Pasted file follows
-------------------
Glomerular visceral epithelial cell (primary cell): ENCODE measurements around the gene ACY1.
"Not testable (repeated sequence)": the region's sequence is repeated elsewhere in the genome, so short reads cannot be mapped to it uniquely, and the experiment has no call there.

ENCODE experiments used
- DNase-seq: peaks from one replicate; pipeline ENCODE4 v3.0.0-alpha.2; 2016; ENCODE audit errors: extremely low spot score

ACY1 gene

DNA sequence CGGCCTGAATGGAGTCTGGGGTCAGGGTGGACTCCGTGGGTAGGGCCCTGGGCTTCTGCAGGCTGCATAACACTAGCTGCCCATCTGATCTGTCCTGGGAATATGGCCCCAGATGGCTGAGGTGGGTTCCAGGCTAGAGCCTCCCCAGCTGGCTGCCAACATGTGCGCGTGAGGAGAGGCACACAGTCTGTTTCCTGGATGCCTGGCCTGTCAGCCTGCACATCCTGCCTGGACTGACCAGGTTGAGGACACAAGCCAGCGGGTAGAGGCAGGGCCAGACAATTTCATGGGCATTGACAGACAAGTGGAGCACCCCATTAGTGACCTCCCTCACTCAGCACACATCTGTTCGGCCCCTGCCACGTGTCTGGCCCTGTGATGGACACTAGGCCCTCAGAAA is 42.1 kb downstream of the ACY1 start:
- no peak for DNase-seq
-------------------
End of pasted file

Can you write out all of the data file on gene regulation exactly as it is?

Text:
Glomerular visceral epithelial cell (primary cell): ENCODE measurements around the gene ACY1.
"Not testable (repeated sequence)": the region's sequence is repeated elsewhere in the genome, so short reads cannot be mapped to it uniquely, and the experiment has no call there.

ENCODE experiments used
- DNase-seq: peaks from one replicate; pipeline ENCODE4 v3.0.0-alpha.2; 2016; ENCODE audit errors: extremely low spot score

ACY1 gene

DNA sequence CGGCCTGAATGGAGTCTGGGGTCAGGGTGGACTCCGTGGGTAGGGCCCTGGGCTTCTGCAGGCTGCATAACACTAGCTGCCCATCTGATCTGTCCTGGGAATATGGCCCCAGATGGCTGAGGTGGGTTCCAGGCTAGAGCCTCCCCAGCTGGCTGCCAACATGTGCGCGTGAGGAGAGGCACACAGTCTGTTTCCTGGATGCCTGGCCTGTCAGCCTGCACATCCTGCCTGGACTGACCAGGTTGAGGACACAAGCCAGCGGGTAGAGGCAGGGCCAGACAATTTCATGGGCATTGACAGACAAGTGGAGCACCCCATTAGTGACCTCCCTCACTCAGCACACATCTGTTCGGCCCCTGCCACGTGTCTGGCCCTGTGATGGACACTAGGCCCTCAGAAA is 42.1 kb downstream of the ACY1 start:
- no peak for DNase-seq